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Defending Against Tax Evasion Charges


If you’ve been accused of misrepresenting income levels to the Internal Revenue Service (IRS), you could be in big trouble!  Literally hundreds of billions of dollars are reportedly lost every year due to tax evasion, so when prosecutors think they’ve discovered a case worth pursuing, they take it very seriously! To be clear, state and federal entities may pursue these kinds of charges, although white-collar crimes are generally under the authority of federal agencies.  A collective effort by the FBI, IRS, and SEC could add up to a precarious situation for the target of such a criminal case.

A Peek at the Trump Organization Case 

Currently, the 45th president’s real estate company is facing charges related to the alleged failure to report a number of high-priced benefits certain employees received, thus perpetrating a huge tax dodge. Alan Weisselberg, the company’s CFO and the recipient of said benefits, is at the center of the case, accused of skipping out on about $1 million in taxes. That’s because the U.S. tax code requires fringe benefits (except for things like health insurance) to be counted as income, meaning taxes must be paid on their value.  And while there are some grey areas where it’s difficult to determine if a benefit is a necessity for the job or an actual fringe benefit, the allegations involving Weisselberg seem to be quite clearly outside that questionable area.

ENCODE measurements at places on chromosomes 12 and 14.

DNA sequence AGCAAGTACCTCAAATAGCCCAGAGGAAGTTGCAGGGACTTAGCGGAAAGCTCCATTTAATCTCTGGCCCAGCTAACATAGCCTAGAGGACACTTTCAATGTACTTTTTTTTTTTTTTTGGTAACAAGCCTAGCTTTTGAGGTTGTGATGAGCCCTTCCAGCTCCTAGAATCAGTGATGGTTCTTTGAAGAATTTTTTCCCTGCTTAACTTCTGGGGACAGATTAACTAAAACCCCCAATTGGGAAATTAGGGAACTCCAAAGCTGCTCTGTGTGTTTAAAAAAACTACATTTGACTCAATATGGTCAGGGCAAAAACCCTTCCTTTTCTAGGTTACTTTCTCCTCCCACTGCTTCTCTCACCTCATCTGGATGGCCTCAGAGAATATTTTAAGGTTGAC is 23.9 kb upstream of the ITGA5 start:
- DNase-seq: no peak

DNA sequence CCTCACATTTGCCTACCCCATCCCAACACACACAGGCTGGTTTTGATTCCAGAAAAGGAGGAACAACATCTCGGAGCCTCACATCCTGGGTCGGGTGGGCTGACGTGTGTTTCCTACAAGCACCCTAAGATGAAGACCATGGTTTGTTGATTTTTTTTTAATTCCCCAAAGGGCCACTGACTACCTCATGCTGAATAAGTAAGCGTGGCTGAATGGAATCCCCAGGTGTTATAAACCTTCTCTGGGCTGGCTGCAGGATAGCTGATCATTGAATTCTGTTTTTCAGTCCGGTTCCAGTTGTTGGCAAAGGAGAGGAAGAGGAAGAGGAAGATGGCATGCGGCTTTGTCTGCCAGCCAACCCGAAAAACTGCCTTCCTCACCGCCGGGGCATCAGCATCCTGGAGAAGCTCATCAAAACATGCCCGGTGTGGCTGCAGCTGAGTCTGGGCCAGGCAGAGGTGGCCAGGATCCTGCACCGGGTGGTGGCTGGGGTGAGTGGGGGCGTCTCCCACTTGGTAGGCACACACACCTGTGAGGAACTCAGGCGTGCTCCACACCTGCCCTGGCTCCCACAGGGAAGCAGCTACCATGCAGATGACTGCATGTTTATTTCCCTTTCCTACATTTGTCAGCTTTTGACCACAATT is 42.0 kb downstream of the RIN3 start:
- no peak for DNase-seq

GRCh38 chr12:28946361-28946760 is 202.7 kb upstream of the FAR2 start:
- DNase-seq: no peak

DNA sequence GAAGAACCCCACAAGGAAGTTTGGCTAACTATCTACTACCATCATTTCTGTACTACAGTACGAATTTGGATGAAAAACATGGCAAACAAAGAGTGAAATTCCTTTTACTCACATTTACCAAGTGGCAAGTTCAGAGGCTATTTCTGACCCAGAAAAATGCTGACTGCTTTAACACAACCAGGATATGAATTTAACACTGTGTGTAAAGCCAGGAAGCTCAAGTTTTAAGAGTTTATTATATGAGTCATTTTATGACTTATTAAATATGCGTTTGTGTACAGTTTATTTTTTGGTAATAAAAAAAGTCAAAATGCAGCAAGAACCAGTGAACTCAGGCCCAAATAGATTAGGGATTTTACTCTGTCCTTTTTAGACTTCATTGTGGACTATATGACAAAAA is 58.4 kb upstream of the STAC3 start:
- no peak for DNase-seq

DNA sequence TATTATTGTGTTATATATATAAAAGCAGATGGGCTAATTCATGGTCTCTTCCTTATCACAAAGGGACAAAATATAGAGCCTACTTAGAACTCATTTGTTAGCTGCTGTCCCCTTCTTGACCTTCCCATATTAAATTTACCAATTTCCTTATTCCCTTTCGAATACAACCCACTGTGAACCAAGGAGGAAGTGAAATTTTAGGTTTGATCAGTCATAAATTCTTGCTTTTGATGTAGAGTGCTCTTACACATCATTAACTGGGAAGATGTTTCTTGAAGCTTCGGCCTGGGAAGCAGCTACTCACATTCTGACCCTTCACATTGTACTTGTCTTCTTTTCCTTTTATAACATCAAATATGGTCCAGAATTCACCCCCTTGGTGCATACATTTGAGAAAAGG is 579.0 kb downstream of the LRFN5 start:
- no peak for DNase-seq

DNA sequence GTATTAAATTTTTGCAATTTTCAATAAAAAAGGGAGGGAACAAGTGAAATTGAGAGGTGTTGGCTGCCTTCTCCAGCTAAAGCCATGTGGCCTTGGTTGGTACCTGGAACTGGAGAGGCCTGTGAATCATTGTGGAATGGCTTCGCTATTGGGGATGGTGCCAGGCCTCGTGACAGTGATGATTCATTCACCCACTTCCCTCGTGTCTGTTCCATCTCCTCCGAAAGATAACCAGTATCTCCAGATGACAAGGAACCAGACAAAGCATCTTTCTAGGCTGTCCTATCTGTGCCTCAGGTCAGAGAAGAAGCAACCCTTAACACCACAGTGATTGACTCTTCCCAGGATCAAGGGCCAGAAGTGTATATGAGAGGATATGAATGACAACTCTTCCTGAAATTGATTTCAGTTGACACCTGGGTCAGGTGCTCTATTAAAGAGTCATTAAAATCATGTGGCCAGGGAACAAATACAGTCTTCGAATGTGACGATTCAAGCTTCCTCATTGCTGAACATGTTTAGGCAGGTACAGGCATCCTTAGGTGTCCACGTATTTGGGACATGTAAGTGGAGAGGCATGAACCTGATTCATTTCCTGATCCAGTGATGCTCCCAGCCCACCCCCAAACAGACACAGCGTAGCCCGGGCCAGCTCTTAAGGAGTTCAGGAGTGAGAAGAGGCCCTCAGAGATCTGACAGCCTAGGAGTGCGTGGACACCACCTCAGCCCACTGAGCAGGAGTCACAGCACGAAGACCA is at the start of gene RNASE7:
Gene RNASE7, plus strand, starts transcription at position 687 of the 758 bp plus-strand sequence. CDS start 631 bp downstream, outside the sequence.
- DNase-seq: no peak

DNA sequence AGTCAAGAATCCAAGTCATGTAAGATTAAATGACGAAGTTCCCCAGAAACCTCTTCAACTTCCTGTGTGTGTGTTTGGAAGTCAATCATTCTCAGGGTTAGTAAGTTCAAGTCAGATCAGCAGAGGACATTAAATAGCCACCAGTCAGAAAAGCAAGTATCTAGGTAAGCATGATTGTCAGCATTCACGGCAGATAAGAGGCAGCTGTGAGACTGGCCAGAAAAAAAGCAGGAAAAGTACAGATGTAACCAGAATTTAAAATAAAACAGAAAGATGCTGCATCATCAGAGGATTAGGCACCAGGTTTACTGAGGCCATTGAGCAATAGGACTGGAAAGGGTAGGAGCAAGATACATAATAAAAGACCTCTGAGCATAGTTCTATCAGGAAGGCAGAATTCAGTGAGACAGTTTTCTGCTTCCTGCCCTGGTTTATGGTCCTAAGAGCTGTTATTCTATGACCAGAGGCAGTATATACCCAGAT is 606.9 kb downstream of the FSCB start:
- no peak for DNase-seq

Penalties for Tax Evasion 

If convicted of tax evasion, you could be looking at substantial fines and/or prison time. A single felony charge carries a sentence of 5 years behind bars, and up to $100,000 in fines for an individual and $500,000 for a corporation. Additionally, you could be responsible for all legal costs associated with the case.  Federal sentencing guidelines provide the opportunity for the courts to calibrate sentences relative to the facts of the case.

Proving the Crime 

Prosecutors will have to prove beyond a reasonable doubt that you have a tax liability and that you took deliberate steps to evade that liability. This can be a difficult thing to accomplish due to the multitude of transactions that typically encompass these cases.  Even if you are the president of a corporation and claim to have no knowledge of the crime—and can demonstrably prove as much—you can be held legally accountable based on the Responsible Corporate Officer (RCO) doctrine, which states that as a leader in a particular organization, you were in a position of authority and should have been aware of what was going on.

Fighting the Good Fight 

If you are facing tax evasion or other white collar criminal charges, you simply will not survive the onslaught of multiple federal agencies without a top-notch criminal defense lawyer at your side.  At Salazar & Kelly Law Group, P.A., our Kissimmee federal crime lawyers are prepared to do what it takes to provide the best legal defense possible.  Contact us in our office for a confidential consultation today.



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